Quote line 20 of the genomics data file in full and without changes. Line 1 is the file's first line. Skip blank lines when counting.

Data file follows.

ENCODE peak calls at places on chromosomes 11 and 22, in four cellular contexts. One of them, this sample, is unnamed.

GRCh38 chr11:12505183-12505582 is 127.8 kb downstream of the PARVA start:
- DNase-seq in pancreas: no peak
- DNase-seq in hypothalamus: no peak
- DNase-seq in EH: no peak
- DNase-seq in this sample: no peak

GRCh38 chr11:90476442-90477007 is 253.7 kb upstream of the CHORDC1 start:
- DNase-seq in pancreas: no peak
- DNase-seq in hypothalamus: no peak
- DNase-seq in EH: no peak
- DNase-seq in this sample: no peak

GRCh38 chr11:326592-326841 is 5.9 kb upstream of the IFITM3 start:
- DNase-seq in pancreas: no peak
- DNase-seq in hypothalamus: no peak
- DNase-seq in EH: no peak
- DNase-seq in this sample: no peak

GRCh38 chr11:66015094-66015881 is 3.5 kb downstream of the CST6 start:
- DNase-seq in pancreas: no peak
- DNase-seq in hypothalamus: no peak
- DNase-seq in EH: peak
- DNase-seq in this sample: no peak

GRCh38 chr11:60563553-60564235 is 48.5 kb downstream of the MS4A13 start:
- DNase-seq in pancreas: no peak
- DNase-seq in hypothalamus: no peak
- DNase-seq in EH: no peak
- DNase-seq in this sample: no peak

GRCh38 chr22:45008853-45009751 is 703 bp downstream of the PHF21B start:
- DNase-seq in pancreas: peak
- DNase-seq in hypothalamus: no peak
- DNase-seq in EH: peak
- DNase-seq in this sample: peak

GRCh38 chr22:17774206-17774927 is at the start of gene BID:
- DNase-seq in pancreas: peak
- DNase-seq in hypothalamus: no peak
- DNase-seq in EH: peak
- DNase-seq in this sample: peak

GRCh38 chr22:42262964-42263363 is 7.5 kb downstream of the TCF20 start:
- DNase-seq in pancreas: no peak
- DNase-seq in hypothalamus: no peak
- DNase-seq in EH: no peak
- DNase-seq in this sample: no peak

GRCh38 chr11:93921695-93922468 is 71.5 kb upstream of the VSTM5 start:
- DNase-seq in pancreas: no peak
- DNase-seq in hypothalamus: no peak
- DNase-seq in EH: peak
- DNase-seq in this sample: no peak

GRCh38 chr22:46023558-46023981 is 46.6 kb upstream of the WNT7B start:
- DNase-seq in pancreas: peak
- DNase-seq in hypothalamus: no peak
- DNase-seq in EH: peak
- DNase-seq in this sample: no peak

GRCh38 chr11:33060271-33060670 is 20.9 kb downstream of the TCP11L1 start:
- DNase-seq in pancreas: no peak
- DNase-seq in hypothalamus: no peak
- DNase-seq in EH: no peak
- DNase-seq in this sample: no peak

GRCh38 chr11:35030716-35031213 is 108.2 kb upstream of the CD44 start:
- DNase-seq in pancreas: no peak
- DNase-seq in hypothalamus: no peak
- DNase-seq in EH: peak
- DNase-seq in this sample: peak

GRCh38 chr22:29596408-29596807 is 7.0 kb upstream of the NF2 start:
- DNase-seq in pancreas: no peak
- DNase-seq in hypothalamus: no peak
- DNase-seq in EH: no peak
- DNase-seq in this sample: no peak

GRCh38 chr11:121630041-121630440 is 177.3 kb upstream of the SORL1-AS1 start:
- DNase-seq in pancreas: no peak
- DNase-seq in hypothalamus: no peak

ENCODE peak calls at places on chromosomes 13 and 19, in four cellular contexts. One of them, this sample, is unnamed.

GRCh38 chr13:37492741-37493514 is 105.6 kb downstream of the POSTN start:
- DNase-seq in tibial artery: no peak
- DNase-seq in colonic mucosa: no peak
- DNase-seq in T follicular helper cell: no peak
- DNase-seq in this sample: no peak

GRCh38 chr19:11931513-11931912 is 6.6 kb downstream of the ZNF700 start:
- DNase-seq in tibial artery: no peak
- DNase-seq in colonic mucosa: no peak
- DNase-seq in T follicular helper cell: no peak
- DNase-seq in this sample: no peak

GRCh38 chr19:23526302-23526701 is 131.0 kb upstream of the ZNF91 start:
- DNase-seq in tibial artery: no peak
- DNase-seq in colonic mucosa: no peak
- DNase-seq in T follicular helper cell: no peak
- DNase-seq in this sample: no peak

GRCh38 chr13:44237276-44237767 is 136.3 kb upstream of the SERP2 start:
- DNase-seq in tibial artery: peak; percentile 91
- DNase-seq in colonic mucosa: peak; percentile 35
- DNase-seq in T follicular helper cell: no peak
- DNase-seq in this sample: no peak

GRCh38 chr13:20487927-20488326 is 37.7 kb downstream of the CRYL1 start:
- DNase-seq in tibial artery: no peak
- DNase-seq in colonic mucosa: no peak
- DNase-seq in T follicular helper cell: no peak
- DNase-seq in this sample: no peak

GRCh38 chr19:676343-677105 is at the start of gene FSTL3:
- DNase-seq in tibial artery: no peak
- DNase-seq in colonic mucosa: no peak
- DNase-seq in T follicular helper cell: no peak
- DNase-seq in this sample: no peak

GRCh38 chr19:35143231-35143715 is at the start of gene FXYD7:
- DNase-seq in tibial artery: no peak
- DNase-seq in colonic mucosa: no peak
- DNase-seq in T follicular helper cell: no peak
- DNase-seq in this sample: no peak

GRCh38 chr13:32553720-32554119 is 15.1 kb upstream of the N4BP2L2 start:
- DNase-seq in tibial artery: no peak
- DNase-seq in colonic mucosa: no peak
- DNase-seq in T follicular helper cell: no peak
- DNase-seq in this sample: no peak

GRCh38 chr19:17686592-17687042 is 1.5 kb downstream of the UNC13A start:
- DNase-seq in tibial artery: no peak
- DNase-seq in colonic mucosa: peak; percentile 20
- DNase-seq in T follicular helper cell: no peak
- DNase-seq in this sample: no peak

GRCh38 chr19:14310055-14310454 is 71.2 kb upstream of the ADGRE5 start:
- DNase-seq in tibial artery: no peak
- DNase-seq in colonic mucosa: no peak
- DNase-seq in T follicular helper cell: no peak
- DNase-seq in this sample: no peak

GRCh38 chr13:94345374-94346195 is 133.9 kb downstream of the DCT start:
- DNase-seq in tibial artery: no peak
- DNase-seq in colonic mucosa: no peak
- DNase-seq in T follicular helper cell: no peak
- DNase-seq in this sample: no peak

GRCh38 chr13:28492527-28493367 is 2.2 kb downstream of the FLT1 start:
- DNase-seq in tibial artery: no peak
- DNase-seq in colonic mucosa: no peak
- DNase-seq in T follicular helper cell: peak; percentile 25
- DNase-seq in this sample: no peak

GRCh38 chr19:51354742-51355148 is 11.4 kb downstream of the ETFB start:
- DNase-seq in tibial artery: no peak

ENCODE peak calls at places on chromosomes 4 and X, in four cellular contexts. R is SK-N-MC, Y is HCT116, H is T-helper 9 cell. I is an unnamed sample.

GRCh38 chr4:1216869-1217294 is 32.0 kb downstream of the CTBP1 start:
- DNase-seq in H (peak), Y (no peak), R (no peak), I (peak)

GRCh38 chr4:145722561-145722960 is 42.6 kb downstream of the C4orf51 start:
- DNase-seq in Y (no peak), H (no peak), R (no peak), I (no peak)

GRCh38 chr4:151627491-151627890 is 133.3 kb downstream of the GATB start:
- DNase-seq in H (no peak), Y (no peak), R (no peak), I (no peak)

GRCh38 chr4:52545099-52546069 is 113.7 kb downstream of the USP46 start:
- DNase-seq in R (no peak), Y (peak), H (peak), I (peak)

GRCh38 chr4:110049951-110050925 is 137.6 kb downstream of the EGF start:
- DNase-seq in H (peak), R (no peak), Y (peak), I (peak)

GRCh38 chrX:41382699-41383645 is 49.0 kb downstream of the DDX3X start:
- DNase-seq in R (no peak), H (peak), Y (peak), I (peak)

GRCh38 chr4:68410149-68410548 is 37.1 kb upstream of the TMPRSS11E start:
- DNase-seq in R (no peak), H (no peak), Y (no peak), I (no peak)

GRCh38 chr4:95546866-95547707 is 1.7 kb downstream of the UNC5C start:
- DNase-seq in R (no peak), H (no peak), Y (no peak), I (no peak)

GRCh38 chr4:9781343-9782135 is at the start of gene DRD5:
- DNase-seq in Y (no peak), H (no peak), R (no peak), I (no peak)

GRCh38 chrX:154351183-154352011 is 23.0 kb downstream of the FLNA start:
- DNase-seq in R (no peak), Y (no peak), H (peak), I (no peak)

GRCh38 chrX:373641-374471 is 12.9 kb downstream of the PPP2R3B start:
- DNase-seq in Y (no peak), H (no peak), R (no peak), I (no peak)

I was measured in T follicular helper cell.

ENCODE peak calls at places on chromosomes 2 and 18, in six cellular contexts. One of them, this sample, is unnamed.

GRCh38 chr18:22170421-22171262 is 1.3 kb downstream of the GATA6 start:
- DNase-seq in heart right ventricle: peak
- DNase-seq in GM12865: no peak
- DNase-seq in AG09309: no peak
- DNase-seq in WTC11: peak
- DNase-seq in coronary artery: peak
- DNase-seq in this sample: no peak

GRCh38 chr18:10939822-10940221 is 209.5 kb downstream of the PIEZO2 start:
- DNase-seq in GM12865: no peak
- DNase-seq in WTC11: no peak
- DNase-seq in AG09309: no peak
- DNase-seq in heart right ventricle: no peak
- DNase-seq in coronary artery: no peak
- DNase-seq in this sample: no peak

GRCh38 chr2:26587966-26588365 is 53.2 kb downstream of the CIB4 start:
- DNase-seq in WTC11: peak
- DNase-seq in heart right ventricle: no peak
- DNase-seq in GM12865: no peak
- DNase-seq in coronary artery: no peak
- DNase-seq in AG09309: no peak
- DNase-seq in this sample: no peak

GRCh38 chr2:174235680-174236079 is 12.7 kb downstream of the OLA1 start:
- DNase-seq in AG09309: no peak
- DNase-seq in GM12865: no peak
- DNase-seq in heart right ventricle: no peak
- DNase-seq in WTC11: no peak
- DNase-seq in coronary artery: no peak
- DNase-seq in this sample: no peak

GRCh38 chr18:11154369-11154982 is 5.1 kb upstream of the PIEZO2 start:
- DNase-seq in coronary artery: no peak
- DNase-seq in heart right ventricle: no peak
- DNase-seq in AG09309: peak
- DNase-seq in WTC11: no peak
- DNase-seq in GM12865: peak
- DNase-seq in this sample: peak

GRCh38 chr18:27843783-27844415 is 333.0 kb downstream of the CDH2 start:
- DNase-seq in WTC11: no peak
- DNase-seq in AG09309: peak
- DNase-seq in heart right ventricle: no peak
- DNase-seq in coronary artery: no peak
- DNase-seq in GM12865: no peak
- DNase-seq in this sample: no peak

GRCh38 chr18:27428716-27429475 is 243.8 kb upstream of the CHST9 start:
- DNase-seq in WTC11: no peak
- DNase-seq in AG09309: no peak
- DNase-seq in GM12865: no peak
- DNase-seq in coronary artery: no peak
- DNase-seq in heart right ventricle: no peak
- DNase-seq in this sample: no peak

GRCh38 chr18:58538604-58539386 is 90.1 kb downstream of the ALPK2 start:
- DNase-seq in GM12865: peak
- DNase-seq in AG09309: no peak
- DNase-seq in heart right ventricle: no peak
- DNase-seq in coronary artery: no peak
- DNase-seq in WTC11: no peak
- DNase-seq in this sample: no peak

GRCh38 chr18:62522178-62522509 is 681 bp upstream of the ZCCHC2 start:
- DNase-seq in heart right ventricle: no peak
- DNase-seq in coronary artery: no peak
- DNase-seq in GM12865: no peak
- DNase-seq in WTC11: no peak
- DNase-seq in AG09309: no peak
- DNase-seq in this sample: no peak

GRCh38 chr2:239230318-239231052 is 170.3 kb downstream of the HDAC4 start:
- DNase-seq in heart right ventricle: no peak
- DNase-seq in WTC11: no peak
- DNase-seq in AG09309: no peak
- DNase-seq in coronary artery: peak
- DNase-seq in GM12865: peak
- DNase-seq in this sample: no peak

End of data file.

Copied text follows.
- DNase-seq in EH: peak